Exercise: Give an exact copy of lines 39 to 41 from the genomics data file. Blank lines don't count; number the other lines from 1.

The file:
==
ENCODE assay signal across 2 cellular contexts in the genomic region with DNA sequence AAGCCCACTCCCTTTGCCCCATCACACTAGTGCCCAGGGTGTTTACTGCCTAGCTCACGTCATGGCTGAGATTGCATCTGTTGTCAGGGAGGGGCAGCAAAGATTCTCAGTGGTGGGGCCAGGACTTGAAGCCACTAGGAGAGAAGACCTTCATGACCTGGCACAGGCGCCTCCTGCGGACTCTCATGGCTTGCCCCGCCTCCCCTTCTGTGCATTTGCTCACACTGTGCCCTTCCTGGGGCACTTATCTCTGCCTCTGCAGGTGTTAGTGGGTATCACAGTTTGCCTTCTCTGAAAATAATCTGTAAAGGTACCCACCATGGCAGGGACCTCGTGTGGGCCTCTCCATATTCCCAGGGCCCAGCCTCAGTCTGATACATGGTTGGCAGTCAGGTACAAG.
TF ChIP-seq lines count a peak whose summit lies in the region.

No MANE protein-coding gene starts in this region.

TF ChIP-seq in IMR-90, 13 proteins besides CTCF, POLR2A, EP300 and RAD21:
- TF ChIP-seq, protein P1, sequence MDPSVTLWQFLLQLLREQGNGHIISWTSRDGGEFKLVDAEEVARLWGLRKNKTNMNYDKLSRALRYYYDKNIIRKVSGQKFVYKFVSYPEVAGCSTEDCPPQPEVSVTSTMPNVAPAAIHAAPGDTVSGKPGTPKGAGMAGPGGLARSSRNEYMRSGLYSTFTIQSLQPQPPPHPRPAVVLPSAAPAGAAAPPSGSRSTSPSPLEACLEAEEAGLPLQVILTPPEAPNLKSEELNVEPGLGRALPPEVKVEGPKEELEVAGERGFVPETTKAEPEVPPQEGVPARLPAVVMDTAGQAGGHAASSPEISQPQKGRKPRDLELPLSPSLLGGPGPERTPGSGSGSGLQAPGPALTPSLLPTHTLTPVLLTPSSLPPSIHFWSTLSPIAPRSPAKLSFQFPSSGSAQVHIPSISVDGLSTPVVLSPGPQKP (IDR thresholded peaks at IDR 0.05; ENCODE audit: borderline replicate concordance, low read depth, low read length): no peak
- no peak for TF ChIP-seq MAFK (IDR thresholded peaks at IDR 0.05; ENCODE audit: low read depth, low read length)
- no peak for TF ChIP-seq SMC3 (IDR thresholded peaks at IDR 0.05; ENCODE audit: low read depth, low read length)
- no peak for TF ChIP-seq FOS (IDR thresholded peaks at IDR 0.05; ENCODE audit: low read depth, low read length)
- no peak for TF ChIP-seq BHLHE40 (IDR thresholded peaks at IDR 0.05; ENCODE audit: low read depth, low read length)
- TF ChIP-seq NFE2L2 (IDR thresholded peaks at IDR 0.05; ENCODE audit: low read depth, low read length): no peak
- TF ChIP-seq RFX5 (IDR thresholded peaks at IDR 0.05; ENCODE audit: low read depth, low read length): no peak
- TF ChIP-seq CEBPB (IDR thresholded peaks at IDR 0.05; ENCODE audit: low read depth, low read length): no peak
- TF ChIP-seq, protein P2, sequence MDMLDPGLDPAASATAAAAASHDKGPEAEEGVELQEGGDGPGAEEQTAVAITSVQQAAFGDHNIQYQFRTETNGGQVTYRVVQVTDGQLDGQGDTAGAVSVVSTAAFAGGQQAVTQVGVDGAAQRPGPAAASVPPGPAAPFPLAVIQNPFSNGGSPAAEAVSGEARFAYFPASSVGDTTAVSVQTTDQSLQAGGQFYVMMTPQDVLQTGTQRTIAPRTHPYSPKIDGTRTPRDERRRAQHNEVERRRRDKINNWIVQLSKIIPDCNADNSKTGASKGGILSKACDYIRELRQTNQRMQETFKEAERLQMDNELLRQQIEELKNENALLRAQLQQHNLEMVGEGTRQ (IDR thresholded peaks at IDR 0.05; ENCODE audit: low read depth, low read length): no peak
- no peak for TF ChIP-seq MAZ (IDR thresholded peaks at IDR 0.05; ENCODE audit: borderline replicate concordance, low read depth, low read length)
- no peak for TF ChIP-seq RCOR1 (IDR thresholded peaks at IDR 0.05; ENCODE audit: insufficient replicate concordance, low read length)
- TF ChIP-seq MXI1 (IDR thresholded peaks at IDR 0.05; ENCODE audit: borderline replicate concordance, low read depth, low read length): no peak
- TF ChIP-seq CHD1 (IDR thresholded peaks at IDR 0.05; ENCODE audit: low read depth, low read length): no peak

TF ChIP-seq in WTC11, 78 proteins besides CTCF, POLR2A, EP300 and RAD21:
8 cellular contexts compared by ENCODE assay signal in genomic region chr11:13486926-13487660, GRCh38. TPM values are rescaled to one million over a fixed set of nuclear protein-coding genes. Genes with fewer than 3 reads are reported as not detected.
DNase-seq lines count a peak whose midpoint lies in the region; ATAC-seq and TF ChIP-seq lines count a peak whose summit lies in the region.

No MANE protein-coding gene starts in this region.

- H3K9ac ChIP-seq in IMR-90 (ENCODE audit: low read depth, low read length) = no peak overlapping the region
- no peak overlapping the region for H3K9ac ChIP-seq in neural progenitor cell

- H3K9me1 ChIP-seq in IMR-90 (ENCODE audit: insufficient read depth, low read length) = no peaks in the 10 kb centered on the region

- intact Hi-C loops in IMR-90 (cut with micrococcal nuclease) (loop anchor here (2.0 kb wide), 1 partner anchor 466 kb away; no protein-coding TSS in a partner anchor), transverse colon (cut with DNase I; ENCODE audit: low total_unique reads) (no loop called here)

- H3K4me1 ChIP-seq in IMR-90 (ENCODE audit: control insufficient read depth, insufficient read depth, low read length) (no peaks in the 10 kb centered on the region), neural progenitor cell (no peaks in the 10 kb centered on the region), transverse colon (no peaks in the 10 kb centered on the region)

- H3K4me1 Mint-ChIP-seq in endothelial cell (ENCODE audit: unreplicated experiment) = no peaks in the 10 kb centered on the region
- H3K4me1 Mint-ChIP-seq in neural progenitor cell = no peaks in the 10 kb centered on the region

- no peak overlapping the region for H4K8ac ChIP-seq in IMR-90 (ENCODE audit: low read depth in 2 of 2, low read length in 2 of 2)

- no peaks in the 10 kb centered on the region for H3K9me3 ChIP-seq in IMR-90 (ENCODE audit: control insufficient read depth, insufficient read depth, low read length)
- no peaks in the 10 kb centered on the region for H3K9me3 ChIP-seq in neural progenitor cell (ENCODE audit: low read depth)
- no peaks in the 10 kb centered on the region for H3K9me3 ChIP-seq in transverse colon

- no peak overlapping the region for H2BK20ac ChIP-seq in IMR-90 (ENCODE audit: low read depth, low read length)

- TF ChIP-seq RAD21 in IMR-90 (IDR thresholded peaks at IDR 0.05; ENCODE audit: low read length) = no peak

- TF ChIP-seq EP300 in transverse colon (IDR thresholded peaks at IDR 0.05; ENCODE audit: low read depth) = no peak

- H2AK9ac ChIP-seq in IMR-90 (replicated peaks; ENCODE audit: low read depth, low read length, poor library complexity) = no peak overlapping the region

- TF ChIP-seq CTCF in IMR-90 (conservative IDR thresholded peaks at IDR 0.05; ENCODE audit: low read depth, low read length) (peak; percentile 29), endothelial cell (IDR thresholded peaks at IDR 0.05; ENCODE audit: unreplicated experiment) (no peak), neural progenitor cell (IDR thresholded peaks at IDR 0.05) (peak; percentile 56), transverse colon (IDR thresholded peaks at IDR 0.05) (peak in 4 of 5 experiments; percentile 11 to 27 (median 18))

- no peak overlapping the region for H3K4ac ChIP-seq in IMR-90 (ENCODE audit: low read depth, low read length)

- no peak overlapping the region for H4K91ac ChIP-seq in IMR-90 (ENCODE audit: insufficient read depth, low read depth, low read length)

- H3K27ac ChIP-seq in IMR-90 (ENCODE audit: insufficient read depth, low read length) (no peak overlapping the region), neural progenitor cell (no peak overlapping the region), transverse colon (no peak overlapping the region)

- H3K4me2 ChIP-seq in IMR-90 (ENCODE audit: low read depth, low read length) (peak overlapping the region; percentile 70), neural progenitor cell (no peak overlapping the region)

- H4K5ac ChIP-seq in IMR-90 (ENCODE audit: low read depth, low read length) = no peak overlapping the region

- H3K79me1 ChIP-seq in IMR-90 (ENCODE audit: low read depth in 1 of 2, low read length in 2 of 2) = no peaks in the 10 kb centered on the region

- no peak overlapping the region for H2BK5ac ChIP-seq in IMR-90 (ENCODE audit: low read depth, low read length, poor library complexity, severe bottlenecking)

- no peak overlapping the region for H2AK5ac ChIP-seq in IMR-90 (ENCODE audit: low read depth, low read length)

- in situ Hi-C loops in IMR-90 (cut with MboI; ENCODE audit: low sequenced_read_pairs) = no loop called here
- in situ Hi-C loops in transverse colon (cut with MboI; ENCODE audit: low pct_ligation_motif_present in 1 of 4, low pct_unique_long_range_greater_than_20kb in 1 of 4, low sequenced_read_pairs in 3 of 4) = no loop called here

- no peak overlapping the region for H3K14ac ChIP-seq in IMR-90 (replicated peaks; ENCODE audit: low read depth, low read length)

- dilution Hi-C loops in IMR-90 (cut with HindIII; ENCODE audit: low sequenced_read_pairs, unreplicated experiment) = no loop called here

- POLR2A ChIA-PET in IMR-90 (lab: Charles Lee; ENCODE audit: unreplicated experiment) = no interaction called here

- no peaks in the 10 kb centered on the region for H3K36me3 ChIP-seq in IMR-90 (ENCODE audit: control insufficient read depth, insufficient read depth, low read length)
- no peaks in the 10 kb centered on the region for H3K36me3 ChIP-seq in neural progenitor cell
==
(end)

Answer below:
- no peak overlapping the region for H4K91ac ChIP-seq in IMR-90 (ENCODE audit: insufficient read depth, low read depth, low read length)

- H3K27ac ChIP-seq in IMR-90 (ENCODE audit: insufficient read depth, low read length) (no peak overlapping the region), neural progenitor cell (no peak overlapping the region), transverse colon (no peak overlapping the region)

- H3K4me2 ChIP-seq in IMR-90 (ENCODE audit: low read depth, low read length) (peak overlapping the region; percentile 70), neural progenitor cell (no peak overlapping the region)